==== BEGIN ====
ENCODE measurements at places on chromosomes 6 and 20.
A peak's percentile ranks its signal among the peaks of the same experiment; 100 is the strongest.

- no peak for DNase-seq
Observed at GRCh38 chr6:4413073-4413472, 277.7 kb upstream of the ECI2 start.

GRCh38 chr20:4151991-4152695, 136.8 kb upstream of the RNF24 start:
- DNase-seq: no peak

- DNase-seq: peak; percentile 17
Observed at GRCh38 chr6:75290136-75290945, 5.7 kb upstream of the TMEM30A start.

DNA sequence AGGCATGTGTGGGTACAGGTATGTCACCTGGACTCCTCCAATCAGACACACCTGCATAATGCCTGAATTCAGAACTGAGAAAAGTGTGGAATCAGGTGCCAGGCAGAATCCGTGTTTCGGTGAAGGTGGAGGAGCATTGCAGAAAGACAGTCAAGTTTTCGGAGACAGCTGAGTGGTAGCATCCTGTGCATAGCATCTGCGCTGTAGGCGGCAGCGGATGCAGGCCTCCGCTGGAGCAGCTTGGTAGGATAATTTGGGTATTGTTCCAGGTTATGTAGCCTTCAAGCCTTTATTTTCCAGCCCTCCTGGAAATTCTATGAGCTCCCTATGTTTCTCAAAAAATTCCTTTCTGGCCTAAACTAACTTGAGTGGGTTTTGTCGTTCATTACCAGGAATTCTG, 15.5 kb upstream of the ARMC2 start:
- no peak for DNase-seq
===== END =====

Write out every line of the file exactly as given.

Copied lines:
ENCODE measurements at places on chromosomes 6 and 20.
A peak's percentile ranks its signal among the peaks of the same experiment; 100 is the strongest.

- no peak for DNase-seq
Observed at GRCh38 chr6:4413073-4413472, 277.7 kb upstream of the ECI2 start.

GRCh38 chr20:4151991-4152695, 136.8 kb upstream of the RNF24 start:
- DNase-seq: no peak

- DNase-seq: peak; percentile 17
Observed at GRCh38 chr6:75290136-75290945, 5.7 kb upstream of the TMEM30A start.

DNA sequence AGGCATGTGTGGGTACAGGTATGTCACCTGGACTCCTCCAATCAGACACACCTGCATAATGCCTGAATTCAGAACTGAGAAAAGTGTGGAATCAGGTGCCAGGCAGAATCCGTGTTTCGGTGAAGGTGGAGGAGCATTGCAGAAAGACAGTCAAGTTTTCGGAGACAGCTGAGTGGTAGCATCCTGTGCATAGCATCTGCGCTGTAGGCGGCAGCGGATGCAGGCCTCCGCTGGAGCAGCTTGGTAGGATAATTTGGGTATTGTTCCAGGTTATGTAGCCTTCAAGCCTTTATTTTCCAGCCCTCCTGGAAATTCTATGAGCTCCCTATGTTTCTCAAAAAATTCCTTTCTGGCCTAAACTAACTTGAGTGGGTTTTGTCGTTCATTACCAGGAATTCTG, 15.5 kb upstream of the ARMC2 start:
- no peak for DNase-seq